Earlier this year, Victoria Downing and Mark Harari interviewed me for the Remodelers Advantage’s PowerTips podcast. Though PowerTips is intended specifically for owners of remodeling businesses, Vic and Mark were gracious enough to let me spend the entirety of the interview discussing leadership philosophy (one of my favorite topics).
For the last year, the GuildQuality team has been building a new product called Crew. Unlike our core offering (which is for companies—specifically remodelers, homebuilders, and home improvement contractors), we’re building Crew for all the people who work in the field—skilled laborers and trades.
Our plan is to give every person working in our industry a free profile with which they can post pictures of their work, share their skills, and check in to job sites. Importantly, they can also endorse others and receive endorsements, and show up in location and skill-based searches.
While Crew is certainly a service that homeowners might be interested in, we intend to focus on serving professionals, i.e. general contractors who are always seeking talented workers and the skilled trades who are looking for work opportunities.
To give you a better idea of what Crew looks like, check out my own profile. Interested in finding a carpenter in Atlanta? Or a painter near Washington, DC? Try searching on Crew. And very soon you’ll be able to post jobs and respond to job postings.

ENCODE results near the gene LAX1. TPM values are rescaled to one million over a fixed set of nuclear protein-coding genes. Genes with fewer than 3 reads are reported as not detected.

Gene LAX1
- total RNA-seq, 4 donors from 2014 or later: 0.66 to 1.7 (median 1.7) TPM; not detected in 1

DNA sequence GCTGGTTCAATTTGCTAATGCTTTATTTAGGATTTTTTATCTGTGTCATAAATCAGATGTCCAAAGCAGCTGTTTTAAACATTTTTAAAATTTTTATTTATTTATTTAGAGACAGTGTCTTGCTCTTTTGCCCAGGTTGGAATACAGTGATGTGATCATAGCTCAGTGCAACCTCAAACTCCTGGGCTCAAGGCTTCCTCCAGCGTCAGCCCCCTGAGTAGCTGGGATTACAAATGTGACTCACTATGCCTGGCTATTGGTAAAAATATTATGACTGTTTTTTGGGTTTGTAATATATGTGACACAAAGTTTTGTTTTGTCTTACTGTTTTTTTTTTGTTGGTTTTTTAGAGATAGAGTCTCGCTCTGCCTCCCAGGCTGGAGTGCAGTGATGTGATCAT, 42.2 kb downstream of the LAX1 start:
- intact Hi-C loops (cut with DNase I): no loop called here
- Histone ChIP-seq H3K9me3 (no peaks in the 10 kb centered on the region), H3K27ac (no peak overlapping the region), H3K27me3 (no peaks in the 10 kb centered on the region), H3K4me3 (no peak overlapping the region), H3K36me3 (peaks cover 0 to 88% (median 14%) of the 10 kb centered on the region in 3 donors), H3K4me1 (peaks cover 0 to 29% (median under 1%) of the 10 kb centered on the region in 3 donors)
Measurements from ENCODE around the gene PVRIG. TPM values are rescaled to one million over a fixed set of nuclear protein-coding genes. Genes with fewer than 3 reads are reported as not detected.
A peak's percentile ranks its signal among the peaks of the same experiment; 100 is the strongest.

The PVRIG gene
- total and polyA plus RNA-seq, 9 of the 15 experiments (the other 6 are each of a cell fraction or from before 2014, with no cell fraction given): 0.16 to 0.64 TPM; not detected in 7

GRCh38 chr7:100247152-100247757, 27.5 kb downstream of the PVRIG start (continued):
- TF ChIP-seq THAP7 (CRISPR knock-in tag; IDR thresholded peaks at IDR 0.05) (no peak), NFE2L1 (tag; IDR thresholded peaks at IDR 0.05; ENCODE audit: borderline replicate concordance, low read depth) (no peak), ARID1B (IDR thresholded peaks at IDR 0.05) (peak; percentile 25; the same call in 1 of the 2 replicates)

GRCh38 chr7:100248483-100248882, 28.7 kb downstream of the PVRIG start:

The skilled labor challenges in our industry are painfully acute right now, and we’re working to ease that pain by shining a spotlight on the work of the best skilled laborers and trades out there. Moreover, by highlighting their great work, we can make it more obvious to ambitious young people that a rewarding career awaits them in construction.
My kids are always starting businesses. They aren’t often successful businesses, but I love their effort and their indomitable spirit.
The lemonade business has been pretty good, but only when they time it right. The front-yard restaurant was surprisingly successful despite them selling only imaginary food. But the rock business! That one was horrible.
Both my kids love rocks. They don’t love rocks so much that they’d be willing to buy one, but their love for rocks is so strong that they believe other people would gladly pay 50¢ for any one of the small stones they’ve pulled from the creek behind our house.
Two winters ago, when the lemonade business wasn’t really a good option, they set up their rock stand and tried selling to passers-by. Whenever anyone would get close, Alex would shout, “Rocks for sale! Get your cool rocks here!”
Unfortunately, there wasn’t enough foot traffic for them to get any real traction, so they decided to take their game on the road. They bagged up the rocks, and started walking around the neighborhood. I tagged along.